Paper of the Month November 2015

Temporal niche differentiation increases the land equivalent ratio of annual intercrops: A meta-analysis


Sustainable intensification of agriculture is needed to meet higher future food demands while mitigatingagricultureā€™s ecological footprint. Intercropping is a strategy for increasing agricultural productivity perunit land that is based on ecological mechanisms for improved resource capture. No quantitative synthesishas been made on the effect of intercrop system properties and species trait combinations on intercropproductivity. Here we use meta-analysis of the intercropping literature to study how the productivityof mixed systems is affected by intercrop system design and species traits. We focus on the effects oftemporal niche differentiation between species, intercropping pattern, relative densities, the use of C3and C4 species and the rate of nitrogen fertilizer. Land equivalent ratio (LER) is used as index for assessingthe relative productivity of a mixed system as compared to sole crops. Average LER was 1.22 Ā± 0.02, andno differences in LER were found between the 50 most highly cited studies and a random sample fromthe literature, indicating that high LERs in highly cited papers are representative of the entire literature.Temporal niche differentiation contributed substantially to high LER in systems combining a C3 and C4species, but not in systems based on C3 species mixtures. The amount of N fertilizer interacted positivelywith the effect of temporal niche differentiation on LER. The intercropping literature is dominated bystudies on cereal/legume mixtures. However, the few studies on C3 cereal/C4 cereal mixtures indicatethese mixtures have high LER.Substantial improvements in land use efficiency in agriculture may be obtained by using mixtures, par-ticularly C3/C4 mixtures. Thus, enhanced within-field crop diversity can make an important contributionto sustainable increases in food production.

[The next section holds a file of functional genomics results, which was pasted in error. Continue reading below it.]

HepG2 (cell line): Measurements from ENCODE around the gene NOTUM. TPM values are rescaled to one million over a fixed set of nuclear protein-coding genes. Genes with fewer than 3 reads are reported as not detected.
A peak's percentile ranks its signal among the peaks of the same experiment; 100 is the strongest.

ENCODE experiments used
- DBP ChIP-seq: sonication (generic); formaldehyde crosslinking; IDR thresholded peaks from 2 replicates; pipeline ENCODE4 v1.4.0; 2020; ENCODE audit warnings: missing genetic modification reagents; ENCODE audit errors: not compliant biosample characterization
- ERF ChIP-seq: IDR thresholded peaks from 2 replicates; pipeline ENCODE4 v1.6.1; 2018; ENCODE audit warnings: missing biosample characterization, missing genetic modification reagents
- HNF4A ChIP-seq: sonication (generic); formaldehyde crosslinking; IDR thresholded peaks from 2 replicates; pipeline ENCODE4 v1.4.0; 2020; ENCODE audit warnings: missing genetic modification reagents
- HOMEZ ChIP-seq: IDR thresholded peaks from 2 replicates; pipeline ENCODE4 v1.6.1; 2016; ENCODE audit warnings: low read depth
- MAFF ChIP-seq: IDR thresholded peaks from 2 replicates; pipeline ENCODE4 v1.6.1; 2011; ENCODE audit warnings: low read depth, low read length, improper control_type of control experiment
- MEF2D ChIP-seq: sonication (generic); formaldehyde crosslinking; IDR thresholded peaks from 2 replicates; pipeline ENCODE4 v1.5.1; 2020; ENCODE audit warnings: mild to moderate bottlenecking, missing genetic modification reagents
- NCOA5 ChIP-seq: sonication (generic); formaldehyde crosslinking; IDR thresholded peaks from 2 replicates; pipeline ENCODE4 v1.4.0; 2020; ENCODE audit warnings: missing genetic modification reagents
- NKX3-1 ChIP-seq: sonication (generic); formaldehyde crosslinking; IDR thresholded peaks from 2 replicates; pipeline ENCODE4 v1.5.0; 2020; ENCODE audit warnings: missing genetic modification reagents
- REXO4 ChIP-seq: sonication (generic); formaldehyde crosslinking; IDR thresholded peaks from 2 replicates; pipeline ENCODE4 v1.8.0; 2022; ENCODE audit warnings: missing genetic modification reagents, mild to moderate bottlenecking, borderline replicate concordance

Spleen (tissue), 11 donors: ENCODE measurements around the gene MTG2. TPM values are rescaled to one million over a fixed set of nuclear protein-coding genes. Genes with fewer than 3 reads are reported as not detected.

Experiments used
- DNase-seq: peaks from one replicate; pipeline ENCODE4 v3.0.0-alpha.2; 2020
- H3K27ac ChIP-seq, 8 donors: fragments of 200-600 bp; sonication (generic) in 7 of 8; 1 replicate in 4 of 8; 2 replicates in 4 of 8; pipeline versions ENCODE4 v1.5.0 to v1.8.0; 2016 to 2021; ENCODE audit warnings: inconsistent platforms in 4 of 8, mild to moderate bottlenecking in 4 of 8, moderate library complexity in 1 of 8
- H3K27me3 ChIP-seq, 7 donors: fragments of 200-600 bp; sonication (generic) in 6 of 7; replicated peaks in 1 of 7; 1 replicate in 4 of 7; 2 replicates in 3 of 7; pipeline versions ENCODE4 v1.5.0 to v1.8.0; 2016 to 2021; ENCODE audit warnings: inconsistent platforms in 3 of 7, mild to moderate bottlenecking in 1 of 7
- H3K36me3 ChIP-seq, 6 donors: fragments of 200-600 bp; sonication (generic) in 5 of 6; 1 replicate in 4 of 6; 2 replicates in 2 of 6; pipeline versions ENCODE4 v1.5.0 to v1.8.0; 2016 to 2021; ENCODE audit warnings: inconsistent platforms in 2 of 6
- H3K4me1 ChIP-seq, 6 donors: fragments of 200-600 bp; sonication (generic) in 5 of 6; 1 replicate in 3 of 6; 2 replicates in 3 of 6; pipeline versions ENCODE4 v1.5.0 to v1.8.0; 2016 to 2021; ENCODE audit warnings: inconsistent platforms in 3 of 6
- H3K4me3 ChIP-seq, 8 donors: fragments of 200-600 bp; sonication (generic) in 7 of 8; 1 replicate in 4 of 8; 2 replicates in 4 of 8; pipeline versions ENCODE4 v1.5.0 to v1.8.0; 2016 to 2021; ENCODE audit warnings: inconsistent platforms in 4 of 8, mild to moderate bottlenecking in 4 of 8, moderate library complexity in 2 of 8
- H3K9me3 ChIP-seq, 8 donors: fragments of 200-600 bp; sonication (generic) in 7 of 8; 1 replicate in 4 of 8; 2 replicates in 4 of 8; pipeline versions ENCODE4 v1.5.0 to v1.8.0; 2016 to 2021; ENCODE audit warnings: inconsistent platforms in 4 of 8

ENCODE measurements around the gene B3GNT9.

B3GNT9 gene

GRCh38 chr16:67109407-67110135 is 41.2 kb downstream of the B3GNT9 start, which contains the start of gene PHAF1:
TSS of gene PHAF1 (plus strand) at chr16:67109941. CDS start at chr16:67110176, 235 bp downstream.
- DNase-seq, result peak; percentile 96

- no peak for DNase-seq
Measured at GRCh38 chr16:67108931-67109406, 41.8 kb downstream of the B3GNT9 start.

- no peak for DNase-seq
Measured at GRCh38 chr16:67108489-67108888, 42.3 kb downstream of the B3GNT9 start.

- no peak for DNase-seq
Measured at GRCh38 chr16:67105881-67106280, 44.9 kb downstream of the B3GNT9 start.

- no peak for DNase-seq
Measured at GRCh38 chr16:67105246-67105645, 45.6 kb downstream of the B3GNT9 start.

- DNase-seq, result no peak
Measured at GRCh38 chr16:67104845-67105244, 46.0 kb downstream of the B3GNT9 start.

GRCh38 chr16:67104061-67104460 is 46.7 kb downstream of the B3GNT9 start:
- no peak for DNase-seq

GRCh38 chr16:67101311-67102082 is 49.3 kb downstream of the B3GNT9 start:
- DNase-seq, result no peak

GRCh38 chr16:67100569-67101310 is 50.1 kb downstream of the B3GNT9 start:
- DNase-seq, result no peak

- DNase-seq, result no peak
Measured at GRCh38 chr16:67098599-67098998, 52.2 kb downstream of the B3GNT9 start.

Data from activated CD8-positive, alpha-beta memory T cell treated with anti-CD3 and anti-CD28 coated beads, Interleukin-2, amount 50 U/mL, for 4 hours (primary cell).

Yang Yu, Tjeerd-Jan Stomph, David Makowski, Wopke van der Werf (2015) Field Crops Research 184: 133-144

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